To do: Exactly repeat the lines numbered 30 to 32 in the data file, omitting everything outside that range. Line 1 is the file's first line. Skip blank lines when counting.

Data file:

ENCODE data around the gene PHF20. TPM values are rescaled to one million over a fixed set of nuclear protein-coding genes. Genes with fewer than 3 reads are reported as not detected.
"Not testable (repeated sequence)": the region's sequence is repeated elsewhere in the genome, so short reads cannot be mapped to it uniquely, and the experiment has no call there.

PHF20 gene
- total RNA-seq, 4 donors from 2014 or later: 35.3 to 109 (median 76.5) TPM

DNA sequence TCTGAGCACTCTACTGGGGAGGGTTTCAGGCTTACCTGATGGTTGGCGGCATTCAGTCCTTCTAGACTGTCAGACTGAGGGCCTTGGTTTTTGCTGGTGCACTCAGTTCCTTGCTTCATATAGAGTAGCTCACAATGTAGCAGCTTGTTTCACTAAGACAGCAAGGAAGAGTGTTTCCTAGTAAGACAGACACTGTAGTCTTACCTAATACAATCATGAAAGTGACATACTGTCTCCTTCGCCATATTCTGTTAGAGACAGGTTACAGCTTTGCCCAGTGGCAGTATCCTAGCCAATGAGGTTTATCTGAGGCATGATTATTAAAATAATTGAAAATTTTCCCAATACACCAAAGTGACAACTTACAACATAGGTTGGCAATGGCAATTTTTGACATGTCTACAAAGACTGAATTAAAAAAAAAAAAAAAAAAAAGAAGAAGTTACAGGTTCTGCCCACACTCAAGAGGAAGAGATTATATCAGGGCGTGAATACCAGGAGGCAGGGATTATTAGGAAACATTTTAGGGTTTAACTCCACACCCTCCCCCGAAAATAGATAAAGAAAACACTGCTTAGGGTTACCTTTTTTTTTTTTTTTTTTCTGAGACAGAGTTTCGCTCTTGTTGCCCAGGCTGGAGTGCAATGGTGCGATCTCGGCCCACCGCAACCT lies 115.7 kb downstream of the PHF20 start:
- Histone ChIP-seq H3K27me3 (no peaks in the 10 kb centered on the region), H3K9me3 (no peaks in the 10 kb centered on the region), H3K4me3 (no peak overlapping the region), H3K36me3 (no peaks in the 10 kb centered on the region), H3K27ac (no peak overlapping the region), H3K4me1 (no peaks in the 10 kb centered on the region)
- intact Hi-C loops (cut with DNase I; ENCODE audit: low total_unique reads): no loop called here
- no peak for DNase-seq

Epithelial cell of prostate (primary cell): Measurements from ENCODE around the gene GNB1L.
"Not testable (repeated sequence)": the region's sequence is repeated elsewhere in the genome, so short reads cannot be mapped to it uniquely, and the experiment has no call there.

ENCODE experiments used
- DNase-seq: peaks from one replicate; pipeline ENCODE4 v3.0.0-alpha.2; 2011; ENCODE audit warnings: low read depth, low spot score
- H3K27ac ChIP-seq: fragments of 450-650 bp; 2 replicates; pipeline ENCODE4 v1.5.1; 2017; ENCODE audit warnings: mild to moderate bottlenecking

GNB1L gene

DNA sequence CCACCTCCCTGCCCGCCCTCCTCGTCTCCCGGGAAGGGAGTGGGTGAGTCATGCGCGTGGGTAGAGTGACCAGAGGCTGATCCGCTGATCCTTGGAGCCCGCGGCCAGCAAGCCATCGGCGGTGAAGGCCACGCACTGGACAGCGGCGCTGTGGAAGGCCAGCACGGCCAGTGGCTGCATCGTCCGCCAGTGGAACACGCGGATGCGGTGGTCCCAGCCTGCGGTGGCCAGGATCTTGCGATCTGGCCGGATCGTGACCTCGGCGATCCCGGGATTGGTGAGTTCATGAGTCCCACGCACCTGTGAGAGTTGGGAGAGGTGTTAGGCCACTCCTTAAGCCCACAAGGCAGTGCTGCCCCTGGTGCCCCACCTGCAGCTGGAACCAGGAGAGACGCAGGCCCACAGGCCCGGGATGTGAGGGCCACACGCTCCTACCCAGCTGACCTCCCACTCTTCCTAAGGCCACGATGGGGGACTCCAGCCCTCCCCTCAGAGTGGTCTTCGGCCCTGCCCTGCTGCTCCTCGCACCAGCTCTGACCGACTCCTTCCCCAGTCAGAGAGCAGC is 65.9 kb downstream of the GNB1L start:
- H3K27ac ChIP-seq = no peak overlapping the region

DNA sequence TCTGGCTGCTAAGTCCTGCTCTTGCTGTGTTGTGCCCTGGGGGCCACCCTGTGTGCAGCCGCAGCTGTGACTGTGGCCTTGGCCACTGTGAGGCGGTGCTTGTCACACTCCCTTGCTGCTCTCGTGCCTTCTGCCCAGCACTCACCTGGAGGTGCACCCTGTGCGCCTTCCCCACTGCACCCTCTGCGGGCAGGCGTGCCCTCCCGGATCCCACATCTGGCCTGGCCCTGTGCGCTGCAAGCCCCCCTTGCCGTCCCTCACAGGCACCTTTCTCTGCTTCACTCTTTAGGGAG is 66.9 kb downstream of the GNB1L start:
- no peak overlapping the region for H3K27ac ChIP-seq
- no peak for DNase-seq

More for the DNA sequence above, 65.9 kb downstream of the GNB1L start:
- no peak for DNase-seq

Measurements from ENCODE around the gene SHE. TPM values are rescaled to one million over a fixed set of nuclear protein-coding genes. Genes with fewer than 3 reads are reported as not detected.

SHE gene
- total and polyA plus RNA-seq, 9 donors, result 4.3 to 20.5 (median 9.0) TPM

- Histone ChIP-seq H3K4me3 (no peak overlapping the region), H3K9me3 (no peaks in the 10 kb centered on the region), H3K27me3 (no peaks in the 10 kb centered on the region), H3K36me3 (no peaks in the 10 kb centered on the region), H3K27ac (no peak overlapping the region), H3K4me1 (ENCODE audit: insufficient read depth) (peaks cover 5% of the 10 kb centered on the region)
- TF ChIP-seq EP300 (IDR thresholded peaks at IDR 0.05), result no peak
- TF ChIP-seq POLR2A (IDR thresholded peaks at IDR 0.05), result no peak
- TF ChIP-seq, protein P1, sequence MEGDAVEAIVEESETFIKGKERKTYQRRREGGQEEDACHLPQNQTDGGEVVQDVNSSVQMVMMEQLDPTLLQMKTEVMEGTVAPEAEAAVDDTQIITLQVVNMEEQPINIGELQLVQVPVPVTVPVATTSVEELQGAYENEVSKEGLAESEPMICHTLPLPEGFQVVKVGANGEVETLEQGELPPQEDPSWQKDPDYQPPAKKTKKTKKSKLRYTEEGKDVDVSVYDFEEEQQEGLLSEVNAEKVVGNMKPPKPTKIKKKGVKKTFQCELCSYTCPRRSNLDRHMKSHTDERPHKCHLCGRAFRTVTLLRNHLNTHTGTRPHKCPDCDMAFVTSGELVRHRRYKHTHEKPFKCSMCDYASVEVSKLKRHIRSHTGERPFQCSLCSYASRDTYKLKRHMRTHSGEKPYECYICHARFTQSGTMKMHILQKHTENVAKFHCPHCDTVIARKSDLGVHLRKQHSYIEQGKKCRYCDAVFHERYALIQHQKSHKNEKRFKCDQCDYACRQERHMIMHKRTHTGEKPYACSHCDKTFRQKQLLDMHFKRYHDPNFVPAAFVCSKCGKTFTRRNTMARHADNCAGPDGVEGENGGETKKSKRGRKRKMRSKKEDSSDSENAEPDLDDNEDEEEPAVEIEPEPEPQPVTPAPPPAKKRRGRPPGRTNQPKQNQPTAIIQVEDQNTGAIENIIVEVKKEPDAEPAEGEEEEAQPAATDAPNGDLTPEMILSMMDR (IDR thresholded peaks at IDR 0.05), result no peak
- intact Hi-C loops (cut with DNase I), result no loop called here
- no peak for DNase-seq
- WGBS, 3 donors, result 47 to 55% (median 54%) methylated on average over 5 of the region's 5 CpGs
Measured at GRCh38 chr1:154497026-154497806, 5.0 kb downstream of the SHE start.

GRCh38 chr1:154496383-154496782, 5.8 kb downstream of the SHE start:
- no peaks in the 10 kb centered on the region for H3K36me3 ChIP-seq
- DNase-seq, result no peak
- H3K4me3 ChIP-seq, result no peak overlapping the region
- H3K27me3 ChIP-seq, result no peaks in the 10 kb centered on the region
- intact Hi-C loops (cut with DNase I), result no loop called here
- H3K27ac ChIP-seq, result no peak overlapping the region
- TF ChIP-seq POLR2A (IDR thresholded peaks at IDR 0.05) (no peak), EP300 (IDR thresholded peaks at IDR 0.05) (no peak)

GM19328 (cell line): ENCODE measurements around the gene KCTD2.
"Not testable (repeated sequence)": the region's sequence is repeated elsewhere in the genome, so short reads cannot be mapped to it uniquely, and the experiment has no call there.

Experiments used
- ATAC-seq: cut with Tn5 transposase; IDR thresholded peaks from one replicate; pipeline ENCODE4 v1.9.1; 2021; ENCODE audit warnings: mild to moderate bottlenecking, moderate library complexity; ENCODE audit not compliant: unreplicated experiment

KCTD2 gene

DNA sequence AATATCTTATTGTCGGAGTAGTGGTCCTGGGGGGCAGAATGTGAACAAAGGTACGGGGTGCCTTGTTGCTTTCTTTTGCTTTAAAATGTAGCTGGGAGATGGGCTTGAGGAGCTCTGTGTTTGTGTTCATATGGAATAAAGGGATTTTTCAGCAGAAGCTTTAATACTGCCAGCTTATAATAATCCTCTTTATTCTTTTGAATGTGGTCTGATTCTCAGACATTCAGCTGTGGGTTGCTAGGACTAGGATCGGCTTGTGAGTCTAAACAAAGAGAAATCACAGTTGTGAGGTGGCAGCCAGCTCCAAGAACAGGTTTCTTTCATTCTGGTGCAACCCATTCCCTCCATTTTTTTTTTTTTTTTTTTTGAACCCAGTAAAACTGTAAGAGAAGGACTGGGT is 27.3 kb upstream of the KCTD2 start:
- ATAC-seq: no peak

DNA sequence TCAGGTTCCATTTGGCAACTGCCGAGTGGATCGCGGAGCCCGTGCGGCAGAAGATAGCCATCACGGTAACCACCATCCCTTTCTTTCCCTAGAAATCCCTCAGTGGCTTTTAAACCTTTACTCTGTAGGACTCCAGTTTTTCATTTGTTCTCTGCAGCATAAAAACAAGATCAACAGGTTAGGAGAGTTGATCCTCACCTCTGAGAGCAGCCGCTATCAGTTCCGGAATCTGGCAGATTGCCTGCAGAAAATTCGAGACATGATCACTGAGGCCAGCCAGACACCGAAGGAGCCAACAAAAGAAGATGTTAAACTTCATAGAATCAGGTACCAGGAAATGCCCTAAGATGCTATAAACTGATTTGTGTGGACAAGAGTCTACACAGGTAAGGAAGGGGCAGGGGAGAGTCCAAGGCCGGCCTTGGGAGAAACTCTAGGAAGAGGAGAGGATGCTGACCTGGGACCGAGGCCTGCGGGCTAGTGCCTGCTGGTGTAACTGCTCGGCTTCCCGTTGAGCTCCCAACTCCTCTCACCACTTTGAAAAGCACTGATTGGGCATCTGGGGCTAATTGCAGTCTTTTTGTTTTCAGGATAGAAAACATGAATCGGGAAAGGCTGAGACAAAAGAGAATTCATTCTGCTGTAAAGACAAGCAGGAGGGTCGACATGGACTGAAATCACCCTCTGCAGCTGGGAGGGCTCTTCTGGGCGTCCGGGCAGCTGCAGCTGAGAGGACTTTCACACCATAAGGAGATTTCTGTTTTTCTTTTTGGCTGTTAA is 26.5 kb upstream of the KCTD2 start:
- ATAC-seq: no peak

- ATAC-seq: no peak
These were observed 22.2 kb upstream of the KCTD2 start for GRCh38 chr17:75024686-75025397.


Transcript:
- no peak for DNase-seq
- WGBS, 3 donors, result 47 to 55% (median 54%) methylated on average over 5 of the region's 5 CpGs
Measured at GRCh38 chr1:154497026-154497806, 5.0 kb downstream of the SHE start.